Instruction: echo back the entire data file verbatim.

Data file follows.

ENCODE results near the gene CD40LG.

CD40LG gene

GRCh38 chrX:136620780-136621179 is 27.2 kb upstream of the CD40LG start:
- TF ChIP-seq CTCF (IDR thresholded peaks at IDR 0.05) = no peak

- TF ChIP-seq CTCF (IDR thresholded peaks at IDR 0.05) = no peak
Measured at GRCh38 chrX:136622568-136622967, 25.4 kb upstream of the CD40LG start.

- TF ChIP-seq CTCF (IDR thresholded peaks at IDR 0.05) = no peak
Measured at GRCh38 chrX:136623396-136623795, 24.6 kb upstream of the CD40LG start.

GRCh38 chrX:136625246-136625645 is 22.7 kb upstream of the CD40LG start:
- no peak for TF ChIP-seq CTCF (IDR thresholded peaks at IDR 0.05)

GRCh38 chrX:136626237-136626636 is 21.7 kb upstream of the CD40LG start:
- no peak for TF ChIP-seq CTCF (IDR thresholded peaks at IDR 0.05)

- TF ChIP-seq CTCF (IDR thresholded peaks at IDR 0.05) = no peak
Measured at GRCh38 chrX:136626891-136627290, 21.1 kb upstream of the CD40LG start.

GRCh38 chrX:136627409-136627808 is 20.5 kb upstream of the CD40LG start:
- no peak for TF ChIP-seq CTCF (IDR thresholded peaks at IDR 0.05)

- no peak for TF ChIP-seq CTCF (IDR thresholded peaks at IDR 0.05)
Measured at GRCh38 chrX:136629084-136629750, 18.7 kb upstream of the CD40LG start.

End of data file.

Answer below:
ENCODE results near the gene CD40LG.

CD40LG gene

GRCh38 chrX:136620780-136621179 is 27.2 kb upstream of the CD40LG start:
- TF ChIP-seq CTCF (IDR thresholded peaks at IDR 0.05) = no peak

- TF ChIP-seq CTCF (IDR thresholded peaks at IDR 0.05) = no peak
Measured at GRCh38 chrX:136622568-136622967, 25.4 kb upstream of the CD40LG start.

- TF ChIP-seq CTCF (IDR thresholded peaks at IDR 0.05) = no peak
Measured at GRCh38 chrX:136623396-136623795, 24.6 kb upstream of the CD40LG start.

GRCh38 chrX:136625246-136625645 is 22.7 kb upstream of the CD40LG start:
- no peak for TF ChIP-seq CTCF (IDR thresholded peaks at IDR 0.05)

GRCh38 chrX:136626237-136626636 is 21.7 kb upstream of the CD40LG start:
- no peak for TF ChIP-seq CTCF (IDR thresholded peaks at IDR 0.05)

- TF ChIP-seq CTCF (IDR thresholded peaks at IDR 0.05) = no peak
Measured at GRCh38 chrX:136626891-136627290, 21.1 kb upstream of the CD40LG start.

GRCh38 chrX:136627409-136627808 is 20.5 kb upstream of the CD40LG start:
- no peak for TF ChIP-seq CTCF (IDR thresholded peaks at IDR 0.05)

- no peak for TF ChIP-seq CTCF (IDR thresholded peaks at IDR 0.05)
Measured at GRCh38 chrX:136629084-136629750, 18.7 kb upstream of the CD40LG start.